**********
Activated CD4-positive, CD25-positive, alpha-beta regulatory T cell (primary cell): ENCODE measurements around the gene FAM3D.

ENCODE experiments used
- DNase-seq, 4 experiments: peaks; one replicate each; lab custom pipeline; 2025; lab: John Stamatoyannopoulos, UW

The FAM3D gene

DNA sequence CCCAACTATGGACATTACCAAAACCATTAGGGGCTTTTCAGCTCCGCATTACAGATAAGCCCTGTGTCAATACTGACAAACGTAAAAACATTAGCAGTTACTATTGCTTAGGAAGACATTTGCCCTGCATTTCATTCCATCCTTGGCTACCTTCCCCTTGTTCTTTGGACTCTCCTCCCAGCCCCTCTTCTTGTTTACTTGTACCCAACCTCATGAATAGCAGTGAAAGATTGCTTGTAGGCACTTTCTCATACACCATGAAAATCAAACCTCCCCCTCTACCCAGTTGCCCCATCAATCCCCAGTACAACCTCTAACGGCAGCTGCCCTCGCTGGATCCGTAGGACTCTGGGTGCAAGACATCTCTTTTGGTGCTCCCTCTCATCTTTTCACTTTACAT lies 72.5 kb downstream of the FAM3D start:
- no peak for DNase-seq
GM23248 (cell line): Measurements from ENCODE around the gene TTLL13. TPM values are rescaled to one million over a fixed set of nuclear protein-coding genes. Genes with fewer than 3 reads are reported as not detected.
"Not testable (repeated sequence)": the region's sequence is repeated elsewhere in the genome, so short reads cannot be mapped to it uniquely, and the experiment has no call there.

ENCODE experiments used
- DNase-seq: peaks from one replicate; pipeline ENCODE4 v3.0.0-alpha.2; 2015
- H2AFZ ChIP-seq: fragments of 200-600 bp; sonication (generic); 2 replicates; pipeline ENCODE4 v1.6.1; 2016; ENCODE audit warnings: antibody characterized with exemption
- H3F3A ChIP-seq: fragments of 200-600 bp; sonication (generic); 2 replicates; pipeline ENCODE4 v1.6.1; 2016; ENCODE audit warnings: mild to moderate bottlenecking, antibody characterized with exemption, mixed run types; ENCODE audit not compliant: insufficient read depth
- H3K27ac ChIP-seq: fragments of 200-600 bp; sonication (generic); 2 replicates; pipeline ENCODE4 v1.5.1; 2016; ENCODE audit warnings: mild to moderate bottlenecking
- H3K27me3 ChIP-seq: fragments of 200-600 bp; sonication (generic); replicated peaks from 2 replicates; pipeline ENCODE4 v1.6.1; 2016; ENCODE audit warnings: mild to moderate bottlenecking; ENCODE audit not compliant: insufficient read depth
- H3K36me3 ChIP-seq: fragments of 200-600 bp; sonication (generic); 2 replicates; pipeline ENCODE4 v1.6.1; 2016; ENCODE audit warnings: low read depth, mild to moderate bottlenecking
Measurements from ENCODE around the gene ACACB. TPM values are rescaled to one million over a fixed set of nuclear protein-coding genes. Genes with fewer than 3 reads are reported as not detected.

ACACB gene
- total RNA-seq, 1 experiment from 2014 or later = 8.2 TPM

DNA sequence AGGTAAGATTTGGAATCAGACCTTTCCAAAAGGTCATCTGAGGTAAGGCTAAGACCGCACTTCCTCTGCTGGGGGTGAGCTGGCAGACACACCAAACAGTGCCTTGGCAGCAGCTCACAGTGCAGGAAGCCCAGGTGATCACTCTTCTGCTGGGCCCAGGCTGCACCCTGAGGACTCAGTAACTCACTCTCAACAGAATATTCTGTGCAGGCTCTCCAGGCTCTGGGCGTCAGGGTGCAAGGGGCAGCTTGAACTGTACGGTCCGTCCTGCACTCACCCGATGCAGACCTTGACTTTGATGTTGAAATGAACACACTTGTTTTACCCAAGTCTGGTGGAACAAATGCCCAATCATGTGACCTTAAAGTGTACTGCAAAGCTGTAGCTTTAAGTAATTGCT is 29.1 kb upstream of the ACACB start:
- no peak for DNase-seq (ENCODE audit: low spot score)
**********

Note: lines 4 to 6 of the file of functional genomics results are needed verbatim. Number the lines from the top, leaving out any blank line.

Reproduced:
The FAM3D gene

DNA sequence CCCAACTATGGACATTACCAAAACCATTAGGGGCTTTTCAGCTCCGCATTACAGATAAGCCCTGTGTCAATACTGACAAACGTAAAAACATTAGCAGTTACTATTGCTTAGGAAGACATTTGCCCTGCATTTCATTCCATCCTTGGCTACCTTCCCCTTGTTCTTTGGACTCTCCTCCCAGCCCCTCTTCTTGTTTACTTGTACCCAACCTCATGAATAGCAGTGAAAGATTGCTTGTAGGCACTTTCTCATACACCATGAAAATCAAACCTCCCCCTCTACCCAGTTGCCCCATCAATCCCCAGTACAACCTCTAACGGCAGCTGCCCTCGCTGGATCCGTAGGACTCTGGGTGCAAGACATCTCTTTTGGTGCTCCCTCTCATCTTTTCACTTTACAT lies 72.5 kb downstream of the FAM3D start:
- no peak for DNase-seq